The Prince is truly comfortable only in his study, where he observes with his telescope the nightly panoply of the heavens. In astronomy and the associated mathematical calculations that preoccupy him he finds his only glimpse of a world that is worthy to be loved.

Lampedusa's prose is supple, poetic, but with a touch of irony that never turns bitter. (For the English version, he had an expert and artistic translator in Archibald Colquhoun.) Amid dozens of striking, though not overtly dramatic, incidents there is one set piece that everyone who reads the book remembers: At Donnafugata, the Salina country palace, Tancredi and his fiancée explore forgotten room after room where the dust of centuries cloaks objects of beauty and mystery. And I venture to predict that the novel's very last paragraph will haunt you (don't dare skip ahead and peek!).


Almost every page has words that are tempting to quote. I'll settle for these, describing the scene at a ball given in Palermo by one of the city's ruling families, to which Don Fabrizio and his family have been invited:
The ballroom was all golden: smooth on the cornices, uneven on the door frames, in a pale, almost silvery design against a darker background on the door panels and on the shutters annulling the windows, thus conferring on the room the look of some superb jewel case shut off from an unworthy world. It was not the flashy gilding which decorators slap on nowadays, but a faded gold, pale as the hair of Nordic children, determinedly hiding its value under a muted use of precious material intended to let beauty be seen and cost forgotten. Here and there on the panels were knots of rococo flowers in a color so faint as to seem just an ephemeral pink reflected from the chandeliers.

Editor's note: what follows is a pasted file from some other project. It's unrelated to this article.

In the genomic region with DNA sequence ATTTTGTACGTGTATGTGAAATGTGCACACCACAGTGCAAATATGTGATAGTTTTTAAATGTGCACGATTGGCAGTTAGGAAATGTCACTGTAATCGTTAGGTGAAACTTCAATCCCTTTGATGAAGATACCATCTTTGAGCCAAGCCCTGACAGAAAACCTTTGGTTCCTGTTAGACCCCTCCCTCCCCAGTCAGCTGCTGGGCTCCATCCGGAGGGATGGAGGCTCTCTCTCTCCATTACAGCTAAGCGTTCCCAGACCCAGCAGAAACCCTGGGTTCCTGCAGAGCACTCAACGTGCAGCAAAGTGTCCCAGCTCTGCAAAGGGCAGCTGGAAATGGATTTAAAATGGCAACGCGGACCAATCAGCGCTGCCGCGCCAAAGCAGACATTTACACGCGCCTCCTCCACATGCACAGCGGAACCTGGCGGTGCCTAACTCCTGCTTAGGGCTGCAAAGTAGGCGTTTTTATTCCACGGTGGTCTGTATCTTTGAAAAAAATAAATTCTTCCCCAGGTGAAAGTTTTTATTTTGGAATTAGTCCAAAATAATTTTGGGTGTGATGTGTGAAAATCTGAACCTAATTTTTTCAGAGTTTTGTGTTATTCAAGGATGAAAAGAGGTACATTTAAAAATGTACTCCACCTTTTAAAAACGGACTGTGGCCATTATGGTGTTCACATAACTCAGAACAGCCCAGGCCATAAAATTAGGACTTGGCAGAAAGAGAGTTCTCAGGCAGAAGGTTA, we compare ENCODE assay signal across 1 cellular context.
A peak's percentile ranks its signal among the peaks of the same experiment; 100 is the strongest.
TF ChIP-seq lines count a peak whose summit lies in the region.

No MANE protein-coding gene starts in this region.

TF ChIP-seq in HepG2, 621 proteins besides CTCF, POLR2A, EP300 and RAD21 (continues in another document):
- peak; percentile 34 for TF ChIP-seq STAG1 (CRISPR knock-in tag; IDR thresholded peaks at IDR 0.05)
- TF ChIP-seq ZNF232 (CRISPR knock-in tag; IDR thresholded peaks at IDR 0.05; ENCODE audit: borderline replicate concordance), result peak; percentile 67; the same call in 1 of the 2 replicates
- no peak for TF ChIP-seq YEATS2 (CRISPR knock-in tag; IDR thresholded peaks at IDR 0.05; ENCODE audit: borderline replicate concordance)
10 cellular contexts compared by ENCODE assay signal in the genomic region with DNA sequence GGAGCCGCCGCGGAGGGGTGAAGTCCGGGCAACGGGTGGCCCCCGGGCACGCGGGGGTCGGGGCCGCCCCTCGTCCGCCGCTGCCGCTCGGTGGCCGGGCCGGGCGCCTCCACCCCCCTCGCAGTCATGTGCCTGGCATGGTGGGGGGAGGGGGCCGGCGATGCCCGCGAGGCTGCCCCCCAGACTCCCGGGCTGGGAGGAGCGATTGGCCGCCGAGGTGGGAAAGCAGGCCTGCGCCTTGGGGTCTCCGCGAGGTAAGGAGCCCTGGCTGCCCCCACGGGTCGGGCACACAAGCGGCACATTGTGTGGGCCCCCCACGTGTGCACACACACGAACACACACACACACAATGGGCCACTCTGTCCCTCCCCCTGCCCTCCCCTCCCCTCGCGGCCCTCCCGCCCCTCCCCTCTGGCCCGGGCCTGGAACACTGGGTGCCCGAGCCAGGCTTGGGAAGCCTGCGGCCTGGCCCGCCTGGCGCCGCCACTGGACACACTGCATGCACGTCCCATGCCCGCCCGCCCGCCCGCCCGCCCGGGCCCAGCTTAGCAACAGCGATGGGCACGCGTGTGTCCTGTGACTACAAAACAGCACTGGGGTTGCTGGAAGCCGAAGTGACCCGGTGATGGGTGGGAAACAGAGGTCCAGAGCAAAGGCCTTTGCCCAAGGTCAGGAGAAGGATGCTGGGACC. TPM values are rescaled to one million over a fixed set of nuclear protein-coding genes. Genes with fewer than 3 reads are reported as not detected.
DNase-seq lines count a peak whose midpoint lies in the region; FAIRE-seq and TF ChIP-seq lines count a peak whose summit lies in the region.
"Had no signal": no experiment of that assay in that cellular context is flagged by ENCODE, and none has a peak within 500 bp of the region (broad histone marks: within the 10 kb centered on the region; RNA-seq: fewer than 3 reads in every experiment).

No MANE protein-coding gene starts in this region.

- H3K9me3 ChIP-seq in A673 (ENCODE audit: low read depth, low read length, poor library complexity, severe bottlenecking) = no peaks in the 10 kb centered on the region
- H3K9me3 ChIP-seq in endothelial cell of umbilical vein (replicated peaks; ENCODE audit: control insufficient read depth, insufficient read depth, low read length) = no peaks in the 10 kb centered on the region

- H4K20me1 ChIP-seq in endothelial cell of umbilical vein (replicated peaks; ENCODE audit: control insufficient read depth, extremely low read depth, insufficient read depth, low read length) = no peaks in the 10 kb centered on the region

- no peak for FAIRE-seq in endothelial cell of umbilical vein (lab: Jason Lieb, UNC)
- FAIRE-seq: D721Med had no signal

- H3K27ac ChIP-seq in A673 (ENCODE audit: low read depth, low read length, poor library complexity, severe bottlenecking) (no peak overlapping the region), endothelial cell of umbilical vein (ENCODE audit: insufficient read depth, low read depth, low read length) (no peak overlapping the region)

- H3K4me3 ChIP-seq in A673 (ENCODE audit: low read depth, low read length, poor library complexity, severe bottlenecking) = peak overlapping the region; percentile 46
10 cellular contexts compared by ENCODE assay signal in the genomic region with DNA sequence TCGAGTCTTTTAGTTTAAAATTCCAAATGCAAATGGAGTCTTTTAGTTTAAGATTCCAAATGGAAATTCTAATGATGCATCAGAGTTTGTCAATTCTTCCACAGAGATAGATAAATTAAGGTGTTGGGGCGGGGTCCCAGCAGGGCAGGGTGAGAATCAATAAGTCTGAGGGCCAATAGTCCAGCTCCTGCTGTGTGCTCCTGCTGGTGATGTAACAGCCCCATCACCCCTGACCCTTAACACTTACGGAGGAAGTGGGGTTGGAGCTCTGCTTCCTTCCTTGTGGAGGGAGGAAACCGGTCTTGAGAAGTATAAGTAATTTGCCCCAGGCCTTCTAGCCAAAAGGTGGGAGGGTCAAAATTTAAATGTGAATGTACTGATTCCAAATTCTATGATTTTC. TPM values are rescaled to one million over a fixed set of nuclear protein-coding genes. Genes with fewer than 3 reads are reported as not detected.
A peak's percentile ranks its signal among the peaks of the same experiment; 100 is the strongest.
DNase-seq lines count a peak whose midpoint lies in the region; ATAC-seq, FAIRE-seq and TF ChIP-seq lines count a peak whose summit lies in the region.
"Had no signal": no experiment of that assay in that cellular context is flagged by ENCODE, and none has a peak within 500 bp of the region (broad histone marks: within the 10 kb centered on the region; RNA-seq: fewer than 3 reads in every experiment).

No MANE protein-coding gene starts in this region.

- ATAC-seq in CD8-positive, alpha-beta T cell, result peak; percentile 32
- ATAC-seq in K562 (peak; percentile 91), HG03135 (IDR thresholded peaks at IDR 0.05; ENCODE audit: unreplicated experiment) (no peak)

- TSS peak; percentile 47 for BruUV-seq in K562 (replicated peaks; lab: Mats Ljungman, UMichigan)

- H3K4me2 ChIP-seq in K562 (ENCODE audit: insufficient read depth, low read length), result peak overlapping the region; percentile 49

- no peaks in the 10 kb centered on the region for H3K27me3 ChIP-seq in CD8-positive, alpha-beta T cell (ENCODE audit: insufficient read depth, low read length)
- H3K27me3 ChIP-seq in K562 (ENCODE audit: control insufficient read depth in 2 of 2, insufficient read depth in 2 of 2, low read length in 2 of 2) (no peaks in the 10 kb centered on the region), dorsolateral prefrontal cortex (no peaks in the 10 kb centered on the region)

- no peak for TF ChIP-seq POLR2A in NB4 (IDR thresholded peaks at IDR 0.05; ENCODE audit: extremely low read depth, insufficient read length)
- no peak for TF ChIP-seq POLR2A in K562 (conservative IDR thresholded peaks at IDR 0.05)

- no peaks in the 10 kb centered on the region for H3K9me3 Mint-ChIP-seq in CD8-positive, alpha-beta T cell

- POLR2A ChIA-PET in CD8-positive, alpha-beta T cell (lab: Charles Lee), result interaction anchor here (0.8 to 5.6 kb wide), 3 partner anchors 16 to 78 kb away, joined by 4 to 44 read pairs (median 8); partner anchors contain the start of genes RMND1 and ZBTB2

That solar hue, that variegation of gleam and shade, made Don Fabrizio's heart ache as he stood black and stiff in a doorway: this eminently patrician room reminded him of country things; the chromatic scale was the same as that of the vast wheat fields around Donnafugata, rapt, begging pity from the tyrannous sun; in this room too, as on his estates in mid-August, the harvest had been gathered long before, stacked elsewhere, leaving, as here, a sole reminder in the color of stubble burned and useless now. The notes of the waltz in the warm air seemed to him but a stylization of the incessant winds harping their own sorrows on the parched surfaces, today, yesterday, tomorrow, forever and forever. The crowd of dancers, among whom he could count so many near to him in blood if not in heart, began to seem unreal, made up of that material from which are woven lapsed memories, more elusive even than the stuff of disturbing dreams. From the ceiling the gods, reclining on gilded couches, gazed down smiling and inexorable as a summer sky.

1 comment:

aesthete8 said...

The article, "The Role of Leadership in the Novel THE LEOPARD..." may be of interest:

(After clicking on link below, scroll down page)